EWB Designathon Group D21-27 Final submission:
StudentSolutions content media
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Vivien Emily Thurner
Feb 12, 2021
In Concept notes
Our idea will connect bright young minds with engineering orientated NGOs with the aim of engaging students in real-world problems while saving NGOs time and money. The process starts with NGOs verifying themselves and signing up to the platform. They will then post problems they are facing or projects they desire support with along with enough information to clearly define the context of the problem, the solution criteria, the approximate hours it will take, and the skills needed. They will also agree to give 1hr in supervision and guidance per 100 combined student hours. Once the platform is beginning to be populated with problems, teaching fellows, module leaders or degree programme directors will then be able to verify themselves and sign up to get access to the teaching side of the platform and choose a few module/course related projects that they think will enhance the student learning experience. The students will then be encouraged to log into the student part platform where, after taking an approximately 5hr course on the fundamentals of sustainable engineering, design for sustainable development and participatory approaches, they will be able to choose which project they would like to be involved in. The students will then pledge the number of hours that are required of them, once the approximate hours criteria (+10%) is met by hours pledged then the problem will become filled. The platform offers an interactive workflow for students, tutors and not-for-profit organisations to share guidance, design documentation and progress reports. It will also provide a place for students to log their hours worked. When the agreed amount of time has elapsed, the students will present their solution the member of staff at the university who will check it over. When checked, it is submitted in the required format to the NGO with the legal ability to use the idea. The NGO will then be able to provide feedback on the solution and rate the group. The students are then able to privately rate each other after which both ratings are combined to provide one rating for the student (or one for effort and one for effectiveness). This is to protect the reputation of the platform. The NGO will then be required to provide an impact assessment within 3 months of submission which is sent to each of the students letting them know the impact that their work has had. Universities and NGO’s will be encouraged to make donations to the platform to pay for running costs. If this does not generate enough revenue, then Universities will be required to make a minimum donation per student. The desired outcomes of this process are: To educate students on sustainable engineering To inspire engineers to consider working for NGOs in the future To improve undergraduate course satisfaction by providing real-world experience To give universities and extra USP for their courses, improving student recruitment To give students work experience and more to write in their cv and talk about at interviews To provide NGOs with the opportunity to outsource routine technical work.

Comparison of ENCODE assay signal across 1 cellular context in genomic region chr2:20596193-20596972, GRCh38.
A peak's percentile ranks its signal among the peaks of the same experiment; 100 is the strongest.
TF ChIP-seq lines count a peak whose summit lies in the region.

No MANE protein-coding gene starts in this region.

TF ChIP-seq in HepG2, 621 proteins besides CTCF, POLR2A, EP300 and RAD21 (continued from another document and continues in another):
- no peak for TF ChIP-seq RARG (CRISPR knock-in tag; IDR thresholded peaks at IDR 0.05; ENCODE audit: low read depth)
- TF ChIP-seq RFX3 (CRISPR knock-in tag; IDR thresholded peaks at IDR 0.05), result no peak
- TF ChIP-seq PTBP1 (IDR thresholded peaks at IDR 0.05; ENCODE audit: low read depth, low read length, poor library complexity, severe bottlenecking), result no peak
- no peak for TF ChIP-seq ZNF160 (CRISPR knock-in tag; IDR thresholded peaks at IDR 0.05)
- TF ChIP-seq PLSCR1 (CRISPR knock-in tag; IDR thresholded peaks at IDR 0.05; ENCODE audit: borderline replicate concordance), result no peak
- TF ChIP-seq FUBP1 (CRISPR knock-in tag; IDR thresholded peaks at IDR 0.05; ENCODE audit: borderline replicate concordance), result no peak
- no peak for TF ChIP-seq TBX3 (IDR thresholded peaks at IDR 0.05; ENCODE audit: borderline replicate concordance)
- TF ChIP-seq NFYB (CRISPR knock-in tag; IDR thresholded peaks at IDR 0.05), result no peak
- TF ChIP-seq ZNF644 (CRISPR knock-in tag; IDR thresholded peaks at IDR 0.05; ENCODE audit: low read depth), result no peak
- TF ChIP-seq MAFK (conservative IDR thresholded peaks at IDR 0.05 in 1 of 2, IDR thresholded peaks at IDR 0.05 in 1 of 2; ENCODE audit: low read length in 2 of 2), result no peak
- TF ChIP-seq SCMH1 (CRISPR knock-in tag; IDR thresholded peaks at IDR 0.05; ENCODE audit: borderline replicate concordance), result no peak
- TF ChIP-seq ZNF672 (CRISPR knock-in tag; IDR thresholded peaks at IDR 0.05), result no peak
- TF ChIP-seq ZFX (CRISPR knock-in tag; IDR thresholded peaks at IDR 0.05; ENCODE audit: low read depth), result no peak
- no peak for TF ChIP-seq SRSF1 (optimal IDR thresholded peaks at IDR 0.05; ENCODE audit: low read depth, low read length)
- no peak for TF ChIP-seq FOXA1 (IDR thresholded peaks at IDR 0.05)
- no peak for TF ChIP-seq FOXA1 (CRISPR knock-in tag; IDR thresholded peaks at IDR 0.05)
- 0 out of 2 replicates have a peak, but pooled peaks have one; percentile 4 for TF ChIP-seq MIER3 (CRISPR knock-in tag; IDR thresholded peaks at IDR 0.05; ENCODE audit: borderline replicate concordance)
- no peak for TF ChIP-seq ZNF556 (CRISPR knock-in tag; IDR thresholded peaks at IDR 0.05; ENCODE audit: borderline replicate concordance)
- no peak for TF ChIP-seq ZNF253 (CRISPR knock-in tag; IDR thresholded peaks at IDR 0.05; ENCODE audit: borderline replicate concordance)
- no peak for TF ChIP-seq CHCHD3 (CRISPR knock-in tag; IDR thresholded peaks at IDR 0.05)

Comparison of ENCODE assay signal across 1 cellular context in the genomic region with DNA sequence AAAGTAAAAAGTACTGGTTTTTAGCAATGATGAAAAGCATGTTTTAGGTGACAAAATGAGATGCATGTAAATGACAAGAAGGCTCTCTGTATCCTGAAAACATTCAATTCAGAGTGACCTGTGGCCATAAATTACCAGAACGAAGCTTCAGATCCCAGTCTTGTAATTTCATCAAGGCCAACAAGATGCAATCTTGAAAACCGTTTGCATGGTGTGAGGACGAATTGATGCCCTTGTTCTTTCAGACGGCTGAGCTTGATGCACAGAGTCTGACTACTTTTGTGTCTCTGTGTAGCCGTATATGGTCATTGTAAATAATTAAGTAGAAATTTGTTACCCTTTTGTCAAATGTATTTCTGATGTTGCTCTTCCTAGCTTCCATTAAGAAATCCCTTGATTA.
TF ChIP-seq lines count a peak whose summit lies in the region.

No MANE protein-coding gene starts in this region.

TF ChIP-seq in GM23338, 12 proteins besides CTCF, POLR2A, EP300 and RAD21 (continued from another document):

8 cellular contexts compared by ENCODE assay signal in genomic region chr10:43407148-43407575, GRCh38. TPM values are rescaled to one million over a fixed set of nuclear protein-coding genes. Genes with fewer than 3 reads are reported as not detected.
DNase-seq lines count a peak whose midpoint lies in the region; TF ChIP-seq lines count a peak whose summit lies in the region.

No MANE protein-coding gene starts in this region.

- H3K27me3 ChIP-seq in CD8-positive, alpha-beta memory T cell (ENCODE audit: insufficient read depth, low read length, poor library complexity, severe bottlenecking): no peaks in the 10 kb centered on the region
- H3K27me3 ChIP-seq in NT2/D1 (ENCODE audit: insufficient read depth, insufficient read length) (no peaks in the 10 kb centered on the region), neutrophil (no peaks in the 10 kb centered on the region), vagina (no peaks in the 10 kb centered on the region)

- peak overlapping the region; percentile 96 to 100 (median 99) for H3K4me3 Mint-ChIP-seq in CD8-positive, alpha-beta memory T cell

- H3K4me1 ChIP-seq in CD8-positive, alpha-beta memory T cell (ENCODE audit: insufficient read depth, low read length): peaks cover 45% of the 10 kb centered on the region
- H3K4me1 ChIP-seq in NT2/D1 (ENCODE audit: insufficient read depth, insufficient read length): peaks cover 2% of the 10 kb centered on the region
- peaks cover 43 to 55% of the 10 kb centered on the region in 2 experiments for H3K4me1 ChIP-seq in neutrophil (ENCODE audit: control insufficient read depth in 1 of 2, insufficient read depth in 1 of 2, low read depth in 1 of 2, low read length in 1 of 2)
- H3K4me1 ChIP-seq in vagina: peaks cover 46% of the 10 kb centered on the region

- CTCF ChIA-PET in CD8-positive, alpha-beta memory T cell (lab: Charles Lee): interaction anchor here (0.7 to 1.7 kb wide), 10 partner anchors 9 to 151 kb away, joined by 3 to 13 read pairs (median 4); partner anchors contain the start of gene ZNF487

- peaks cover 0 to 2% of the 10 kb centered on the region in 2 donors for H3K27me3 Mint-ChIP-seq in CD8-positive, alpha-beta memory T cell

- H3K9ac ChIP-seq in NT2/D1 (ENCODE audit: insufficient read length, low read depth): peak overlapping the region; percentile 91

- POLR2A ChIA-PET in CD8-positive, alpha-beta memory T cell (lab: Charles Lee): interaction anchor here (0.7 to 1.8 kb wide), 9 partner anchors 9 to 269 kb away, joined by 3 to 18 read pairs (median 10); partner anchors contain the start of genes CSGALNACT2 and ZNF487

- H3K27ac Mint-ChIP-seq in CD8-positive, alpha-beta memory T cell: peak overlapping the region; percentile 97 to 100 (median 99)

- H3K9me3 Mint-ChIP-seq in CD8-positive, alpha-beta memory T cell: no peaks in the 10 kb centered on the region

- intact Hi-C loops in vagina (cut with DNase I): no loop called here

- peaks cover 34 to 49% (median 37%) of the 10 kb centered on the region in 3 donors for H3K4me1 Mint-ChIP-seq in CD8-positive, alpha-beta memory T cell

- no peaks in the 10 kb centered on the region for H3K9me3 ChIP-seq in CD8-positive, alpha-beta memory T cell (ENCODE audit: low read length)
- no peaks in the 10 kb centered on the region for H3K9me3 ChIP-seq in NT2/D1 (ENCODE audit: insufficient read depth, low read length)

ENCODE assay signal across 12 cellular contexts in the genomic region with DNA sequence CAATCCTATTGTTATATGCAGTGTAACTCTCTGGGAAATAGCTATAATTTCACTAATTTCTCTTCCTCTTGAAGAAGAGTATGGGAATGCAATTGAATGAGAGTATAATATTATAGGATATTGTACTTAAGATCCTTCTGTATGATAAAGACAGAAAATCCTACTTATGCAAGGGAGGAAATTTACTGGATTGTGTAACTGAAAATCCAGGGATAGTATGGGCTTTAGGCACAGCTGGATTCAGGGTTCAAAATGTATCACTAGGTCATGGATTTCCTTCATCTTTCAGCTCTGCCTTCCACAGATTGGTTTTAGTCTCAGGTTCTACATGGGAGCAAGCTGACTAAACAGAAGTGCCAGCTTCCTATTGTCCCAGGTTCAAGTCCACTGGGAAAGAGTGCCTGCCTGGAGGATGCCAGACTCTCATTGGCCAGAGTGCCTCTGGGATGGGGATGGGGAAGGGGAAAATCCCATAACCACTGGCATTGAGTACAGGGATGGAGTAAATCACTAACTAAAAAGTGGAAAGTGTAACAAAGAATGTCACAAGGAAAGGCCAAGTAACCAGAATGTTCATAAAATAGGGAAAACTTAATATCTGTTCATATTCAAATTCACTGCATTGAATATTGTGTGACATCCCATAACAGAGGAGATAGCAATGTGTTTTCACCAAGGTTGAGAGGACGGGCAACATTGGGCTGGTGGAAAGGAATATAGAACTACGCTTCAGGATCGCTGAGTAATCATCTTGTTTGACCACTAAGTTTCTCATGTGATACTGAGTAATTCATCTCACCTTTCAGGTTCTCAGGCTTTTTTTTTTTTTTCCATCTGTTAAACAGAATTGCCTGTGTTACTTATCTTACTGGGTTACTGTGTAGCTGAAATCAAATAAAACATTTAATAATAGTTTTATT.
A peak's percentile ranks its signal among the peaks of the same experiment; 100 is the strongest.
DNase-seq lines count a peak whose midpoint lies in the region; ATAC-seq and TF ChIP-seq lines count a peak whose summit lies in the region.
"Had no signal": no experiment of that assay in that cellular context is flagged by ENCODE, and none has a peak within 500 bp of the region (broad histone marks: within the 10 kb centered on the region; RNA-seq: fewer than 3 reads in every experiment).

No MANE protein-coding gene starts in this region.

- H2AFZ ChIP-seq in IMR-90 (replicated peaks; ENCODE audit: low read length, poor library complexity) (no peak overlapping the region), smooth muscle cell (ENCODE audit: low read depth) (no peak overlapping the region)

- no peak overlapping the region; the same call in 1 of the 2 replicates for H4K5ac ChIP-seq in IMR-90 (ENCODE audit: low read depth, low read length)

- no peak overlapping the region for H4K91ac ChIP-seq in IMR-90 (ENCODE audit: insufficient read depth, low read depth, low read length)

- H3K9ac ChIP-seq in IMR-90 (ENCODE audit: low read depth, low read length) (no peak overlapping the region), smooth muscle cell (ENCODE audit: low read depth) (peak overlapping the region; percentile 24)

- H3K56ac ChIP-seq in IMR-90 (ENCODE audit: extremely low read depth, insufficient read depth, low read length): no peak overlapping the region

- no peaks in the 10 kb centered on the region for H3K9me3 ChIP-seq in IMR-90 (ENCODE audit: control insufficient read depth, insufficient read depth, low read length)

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Vivien Emily Thurner